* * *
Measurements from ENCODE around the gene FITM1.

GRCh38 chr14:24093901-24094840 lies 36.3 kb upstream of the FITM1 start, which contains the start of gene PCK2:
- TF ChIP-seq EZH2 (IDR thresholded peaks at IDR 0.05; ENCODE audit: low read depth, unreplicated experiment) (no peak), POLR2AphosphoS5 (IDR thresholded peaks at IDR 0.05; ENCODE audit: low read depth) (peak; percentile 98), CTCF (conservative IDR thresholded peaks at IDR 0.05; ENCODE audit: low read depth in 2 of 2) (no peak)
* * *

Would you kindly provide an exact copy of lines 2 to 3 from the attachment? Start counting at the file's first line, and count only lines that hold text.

GRCh38 chr14:24093901-24094840 lies 36.3 kb upstream of the FITM1 start, which contains the start of gene PCK2:
- TF ChIP-seq EZH2 (IDR thresholded peaks at IDR 0.05; ENCODE audit: low read depth, unreplicated experiment) (no peak), POLR2AphosphoS5 (IDR thresholded peaks at IDR 0.05; ENCODE audit: low read depth) (peak; percentile 98), CTCF (conservative IDR thresholded peaks at IDR 0.05; ENCODE audit: low read depth in 2 of 2) (no peak)